United Nations Secretary-General António Guterres called them examples of “exceptional greed.” A Friends of the Earth campaigner said “it beggars belief that these companies are raking in such huge sums in the midst of a cost-of-living crisis.” U.S. President Joe Biden said one of the companies in question “made more money than God this year.”
Each of them was referring to Big Oil’s embarrassment of riches, as energy companies report record or near-record profits. The extraordinary earnings are not the result of a sudden collective bout of management genius; it’s just easy money, an outcome of the war in Ukraine, which has constrained supplies and jacked up prices.
Their luck is not shared by consumers in North America, Europe and elsewhere, where fill-ups have become exercises in self-inflicted pain. Maybe those purchases of gas-slurping SUVs were not such a great idea, but that’s not the point. The point is that we need windfall taxes on outsized oil company profits. Fairness dictates it, as an exceedingly small group of society – oil company investors – wallows in lucre while the rest of us suffer the consequences.
Oil began to climb late last year, well before Russia’s invasion of Ukraine on Feb. 24. Prices then soared. Brent crude, the international benchmark, hit US$139 a barrel in early March and then ranged between US$100 and US$120 for months – a period that coincided with the oil companies’ fiscal second quarter.
The price on Friday was US$96, providing some relief to consumers. But that was still up by more than a third over the year, and with the war dragging on and the Kremlin using energy as a weapon against any country supporting Ukraine, it seems unlikely that oil prices will plunge any time soon.
Note that OPEC is making little effort to put downward pressure on prices, despite Mr. Biden’s cajoling. In a setback for the President after his visit to Saudi Arabia, the cartel’s dominant producer, OPEC this week agreed to increase output by a mere 100,000 barrels a day, equivalent to 0.1 per cent of global demand.
Big Oil’s earnings were better than most analysts’ expected, and you can bet the companies, recognizing the political risk of reporting exceedingly plump profits, used every legal accounting trick to make those profits as small as possible.
BP PLC this week revealed that its second-quarter profit tripled to almost £7-billion (about $10.93-billion), the second-highest in the British oil giant’s history. Italy’s Eni SpA saw its net profit increase fourfold to €3.8-billion (about $5-billion). Shell PLC reported record quarterly earnings of US$11.5-billion (about $14.86-billion), and the profit at France’s TotalEngeries SE almost tripled to US$9.8-billion (about $12.66-billion).
These “strong second-quarter results reflect a tight global market environment, where demand has recovered to near pre-pandemic levels,” said ExxonMobil Corp. boss Darren Woods. “This situation was made worse by events in Ukraine.”
By “events” he meant the war. By “situation was made worse,” it certainly wasn’t made worse for his company, precisely because of the war. In the past year, Exxon shares are up 55 per cent, with most of that rise coming since early this year, giving the company a market value of US$363-billion (about $469-billion). In Canada, shares of oil sands giant Suncor Energy Inc. are up by two-thirds in a year. During the height of the pandemic, when oil prices briefly turned negative, there were questions about the viability of high-cost producers such as Suncor; today, they are cash juggernauts.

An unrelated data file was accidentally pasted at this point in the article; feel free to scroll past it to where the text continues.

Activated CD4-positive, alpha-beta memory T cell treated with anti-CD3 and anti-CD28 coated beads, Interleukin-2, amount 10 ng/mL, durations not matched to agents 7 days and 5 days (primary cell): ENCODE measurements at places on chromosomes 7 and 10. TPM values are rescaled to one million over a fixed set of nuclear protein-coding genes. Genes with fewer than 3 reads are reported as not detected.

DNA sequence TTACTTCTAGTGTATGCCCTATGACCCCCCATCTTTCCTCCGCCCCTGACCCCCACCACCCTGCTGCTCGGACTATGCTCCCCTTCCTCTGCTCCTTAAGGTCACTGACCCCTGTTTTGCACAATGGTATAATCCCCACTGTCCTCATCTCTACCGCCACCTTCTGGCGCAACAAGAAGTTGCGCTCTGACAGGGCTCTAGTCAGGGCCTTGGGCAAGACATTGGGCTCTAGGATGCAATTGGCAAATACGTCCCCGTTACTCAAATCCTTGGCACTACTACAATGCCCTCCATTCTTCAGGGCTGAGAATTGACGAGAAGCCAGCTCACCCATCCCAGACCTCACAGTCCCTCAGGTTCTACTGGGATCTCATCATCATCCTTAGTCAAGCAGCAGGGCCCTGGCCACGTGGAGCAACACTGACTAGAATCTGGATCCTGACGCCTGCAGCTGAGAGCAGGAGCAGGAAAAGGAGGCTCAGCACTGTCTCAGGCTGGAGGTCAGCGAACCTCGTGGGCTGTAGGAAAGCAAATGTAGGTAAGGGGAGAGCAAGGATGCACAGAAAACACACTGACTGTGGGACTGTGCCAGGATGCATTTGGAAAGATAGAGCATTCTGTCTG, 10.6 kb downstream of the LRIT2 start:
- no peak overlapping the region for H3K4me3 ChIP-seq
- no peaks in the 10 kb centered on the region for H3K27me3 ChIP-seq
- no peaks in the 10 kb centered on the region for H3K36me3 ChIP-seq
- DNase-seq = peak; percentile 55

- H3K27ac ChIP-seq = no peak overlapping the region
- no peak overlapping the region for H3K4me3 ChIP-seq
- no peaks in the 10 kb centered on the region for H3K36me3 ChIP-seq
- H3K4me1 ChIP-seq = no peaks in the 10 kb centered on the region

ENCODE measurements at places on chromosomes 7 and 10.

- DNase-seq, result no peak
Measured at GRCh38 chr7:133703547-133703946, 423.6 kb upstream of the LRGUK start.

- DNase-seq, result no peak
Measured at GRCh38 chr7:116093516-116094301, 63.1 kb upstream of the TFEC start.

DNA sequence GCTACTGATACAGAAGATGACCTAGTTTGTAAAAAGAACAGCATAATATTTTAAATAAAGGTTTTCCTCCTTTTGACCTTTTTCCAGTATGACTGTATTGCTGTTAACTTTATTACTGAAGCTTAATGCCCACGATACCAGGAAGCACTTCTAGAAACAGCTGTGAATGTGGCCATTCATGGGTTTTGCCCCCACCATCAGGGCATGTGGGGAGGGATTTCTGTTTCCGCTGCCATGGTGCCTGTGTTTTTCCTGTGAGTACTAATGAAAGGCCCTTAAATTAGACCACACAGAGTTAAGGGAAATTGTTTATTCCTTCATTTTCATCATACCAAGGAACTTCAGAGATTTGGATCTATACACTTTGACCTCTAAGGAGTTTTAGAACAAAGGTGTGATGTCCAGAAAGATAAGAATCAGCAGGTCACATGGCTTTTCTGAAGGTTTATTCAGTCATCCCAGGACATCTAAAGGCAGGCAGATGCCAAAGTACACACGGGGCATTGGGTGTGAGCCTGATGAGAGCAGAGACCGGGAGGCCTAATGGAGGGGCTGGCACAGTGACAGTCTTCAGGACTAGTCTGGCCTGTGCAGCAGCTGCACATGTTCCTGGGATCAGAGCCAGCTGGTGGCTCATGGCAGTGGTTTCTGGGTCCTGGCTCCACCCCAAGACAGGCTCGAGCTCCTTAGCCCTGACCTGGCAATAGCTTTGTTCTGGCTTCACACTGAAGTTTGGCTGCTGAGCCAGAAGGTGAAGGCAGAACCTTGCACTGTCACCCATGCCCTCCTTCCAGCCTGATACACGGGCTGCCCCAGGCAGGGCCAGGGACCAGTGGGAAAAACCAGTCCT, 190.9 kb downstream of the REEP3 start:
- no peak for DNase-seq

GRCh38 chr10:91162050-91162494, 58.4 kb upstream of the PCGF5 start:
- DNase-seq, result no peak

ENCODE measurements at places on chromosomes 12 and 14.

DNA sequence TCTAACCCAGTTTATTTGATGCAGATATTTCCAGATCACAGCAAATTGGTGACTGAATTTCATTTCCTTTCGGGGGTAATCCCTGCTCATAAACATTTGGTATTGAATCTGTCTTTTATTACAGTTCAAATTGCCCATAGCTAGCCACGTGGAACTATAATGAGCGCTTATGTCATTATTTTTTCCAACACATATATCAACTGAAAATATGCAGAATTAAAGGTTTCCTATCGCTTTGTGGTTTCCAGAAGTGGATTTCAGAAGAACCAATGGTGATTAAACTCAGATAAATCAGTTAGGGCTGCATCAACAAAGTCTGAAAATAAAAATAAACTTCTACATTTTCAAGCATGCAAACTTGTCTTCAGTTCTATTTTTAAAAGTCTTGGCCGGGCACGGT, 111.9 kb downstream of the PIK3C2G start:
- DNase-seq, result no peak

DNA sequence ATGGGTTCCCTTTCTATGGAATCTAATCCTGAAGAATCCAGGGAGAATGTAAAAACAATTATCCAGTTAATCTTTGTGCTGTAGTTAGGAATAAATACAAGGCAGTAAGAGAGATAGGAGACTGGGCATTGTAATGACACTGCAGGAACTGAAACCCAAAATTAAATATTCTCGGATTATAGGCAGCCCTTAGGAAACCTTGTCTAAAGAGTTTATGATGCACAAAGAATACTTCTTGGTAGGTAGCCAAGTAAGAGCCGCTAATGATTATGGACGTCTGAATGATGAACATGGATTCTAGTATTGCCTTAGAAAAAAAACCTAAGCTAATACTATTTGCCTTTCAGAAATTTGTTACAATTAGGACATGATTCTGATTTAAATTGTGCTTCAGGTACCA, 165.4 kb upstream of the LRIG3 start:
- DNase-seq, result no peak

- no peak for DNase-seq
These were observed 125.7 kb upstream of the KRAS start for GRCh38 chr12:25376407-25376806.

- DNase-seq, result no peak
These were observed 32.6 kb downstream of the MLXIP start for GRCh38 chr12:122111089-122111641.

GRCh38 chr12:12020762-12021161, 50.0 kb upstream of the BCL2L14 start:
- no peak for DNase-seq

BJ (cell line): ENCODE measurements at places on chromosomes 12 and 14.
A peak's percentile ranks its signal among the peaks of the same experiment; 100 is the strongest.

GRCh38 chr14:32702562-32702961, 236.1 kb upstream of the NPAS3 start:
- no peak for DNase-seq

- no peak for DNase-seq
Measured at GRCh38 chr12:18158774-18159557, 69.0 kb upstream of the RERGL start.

Which brings us to the windfall tax.
The tax is already in place in Britain, where former chancellor of the exchequer Rishi Sunak, one of the two candidates to replace Prime Minister Boris Johnson, reluctantly slapped a 25-per-cent tax on “extraordinary profits” in July. The payments can be offset by tax breaks on new energy investments made in the U.K. Pressure is building on other governments to do the same. The arguments to do so are compelling.
Why do investors buy one energy company over another? Or why buy oil companies at all?
If they just want exposure to the raw material itself, they should buy oil futures (agreements to buy or sell certain amounts of oil at predetermined prices at a set date). Those who do not have the stomach to play that risky game can buy the oil producers themselves.
But which one? That all depends on an investor’s view of the various oil companies competing for their attention. Exxon might win out over, say, Chevron Corp. if the investor has a more positive view of Exxon management’s ability to maximize value, a process that involves everything from the production mix and geographic risk to hedging strategy and dividend policy, all of which is essentially code for capital allocation.
But the recent surge in Big Oil profits had almost nothing to do with management skill and almost everything to do with a war. Given that reality, it seems neither churlish nor outrageous to demand a windfall tax. The collected revenues could be used to subsidize home and school heating bills or help pay for home insulation programs, which would have the benefit of reducing carbon emissions.
If oil prices retreat because the war ends and Russia stops using energy as a weapon, the tax would be eliminated. We are in the midst of a cost-of-living crisis that will not vanish tomorrow. Eye-popping profits for oil companies while consumers pay eye-popping prices for energy are just not right.
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